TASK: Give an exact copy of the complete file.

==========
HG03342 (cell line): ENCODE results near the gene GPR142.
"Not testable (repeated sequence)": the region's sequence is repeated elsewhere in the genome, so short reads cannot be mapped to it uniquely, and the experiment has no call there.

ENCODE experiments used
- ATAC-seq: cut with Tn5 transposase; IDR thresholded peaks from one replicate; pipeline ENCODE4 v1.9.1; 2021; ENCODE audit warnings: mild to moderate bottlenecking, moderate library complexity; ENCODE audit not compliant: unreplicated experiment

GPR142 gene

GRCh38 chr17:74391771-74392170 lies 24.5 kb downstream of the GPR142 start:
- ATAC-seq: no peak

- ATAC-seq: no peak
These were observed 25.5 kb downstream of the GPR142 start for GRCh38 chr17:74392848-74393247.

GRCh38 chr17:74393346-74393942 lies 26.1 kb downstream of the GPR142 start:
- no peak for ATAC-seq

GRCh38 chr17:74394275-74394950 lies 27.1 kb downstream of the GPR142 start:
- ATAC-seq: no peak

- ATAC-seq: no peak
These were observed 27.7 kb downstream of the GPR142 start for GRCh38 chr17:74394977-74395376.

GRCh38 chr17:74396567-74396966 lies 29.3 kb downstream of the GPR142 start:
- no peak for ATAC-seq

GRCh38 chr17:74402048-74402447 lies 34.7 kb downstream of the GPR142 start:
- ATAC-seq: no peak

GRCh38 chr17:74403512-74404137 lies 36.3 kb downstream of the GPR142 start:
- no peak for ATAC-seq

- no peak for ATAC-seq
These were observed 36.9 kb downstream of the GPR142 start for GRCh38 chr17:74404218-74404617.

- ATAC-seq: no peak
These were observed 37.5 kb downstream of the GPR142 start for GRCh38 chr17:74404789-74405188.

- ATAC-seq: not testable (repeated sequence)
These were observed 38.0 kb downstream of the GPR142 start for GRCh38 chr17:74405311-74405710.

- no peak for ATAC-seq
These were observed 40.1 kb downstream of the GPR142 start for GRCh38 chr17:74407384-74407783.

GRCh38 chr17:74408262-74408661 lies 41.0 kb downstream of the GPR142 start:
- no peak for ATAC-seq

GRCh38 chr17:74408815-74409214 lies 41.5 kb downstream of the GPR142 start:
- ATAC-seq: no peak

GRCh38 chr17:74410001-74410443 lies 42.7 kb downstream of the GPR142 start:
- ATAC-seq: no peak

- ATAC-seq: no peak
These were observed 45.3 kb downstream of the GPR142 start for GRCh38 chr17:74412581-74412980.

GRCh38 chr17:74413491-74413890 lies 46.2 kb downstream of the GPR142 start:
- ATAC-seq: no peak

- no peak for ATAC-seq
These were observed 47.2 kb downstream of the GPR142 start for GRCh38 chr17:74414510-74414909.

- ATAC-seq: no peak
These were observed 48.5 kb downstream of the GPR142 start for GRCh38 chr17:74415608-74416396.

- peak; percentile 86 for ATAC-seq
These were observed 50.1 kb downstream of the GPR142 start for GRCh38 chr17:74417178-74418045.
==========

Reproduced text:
HG03342 (cell line): ENCODE results near the gene GPR142.
"Not testable (repeated sequence)": the region's sequence is repeated elsewhere in the genome, so short reads cannot be mapped to it uniquely, and the experiment has no call there.

ENCODE experiments used
- ATAC-seq: cut with Tn5 transposase; IDR thresholded peaks from one replicate; pipeline ENCODE4 v1.9.1; 2021; ENCODE audit warnings: mild to moderate bottlenecking, moderate library complexity; ENCODE audit not compliant: unreplicated experiment

GPR142 gene

GRCh38 chr17:74391771-74392170 lies 24.5 kb downstream of the GPR142 start:
- ATAC-seq: no peak

- ATAC-seq: no peak
These were observed 25.5 kb downstream of the GPR142 start for GRCh38 chr17:74392848-74393247.

GRCh38 chr17:74393346-74393942 lies 26.1 kb downstream of the GPR142 start:
- no peak for ATAC-seq

GRCh38 chr17:74394275-74394950 lies 27.1 kb downstream of the GPR142 start:
- ATAC-seq: no peak

- ATAC-seq: no peak
These were observed 27.7 kb downstream of the GPR142 start for GRCh38 chr17:74394977-74395376.

GRCh38 chr17:74396567-74396966 lies 29.3 kb downstream of the GPR142 start:
- no peak for ATAC-seq

GRCh38 chr17:74402048-74402447 lies 34.7 kb downstream of the GPR142 start:
- ATAC-seq: no peak

GRCh38 chr17:74403512-74404137 lies 36.3 kb downstream of the GPR142 start:
- no peak for ATAC-seq

- no peak for ATAC-seq
These were observed 36.9 kb downstream of the GPR142 start for GRCh38 chr17:74404218-74404617.

- ATAC-seq: no peak
These were observed 37.5 kb downstream of the GPR142 start for GRCh38 chr17:74404789-74405188.

- ATAC-seq: not testable (repeated sequence)
These were observed 38.0 kb downstream of the GPR142 start for GRCh38 chr17:74405311-74405710.

- no peak for ATAC-seq
These were observed 40.1 kb downstream of the GPR142 start for GRCh38 chr17:74407384-74407783.

GRCh38 chr17:74408262-74408661 lies 41.0 kb downstream of the GPR142 start:
- no peak for ATAC-seq

GRCh38 chr17:74408815-74409214 lies 41.5 kb downstream of the GPR142 start:
- ATAC-seq: no peak

GRCh38 chr17:74410001-74410443 lies 42.7 kb downstream of the GPR142 start:
- ATAC-seq: no peak

- ATAC-seq: no peak
These were observed 45.3 kb downstream of the GPR142 start for GRCh38 chr17:74412581-74412980.

GRCh38 chr17:74413491-74413890 lies 46.2 kb downstream of the GPR142 start:
- ATAC-seq: no peak

- no peak for ATAC-seq
These were observed 47.2 kb downstream of the GPR142 start for GRCh38 chr17:74414510-74414909.

- ATAC-seq: no peak
These were observed 48.5 kb downstream of the GPR142 start for GRCh38 chr17:74415608-74416396.

- peak; percentile 86 for ATAC-seq
These were observed 50.1 kb downstream of the GPR142 start for GRCh38 chr17:74417178-74418045.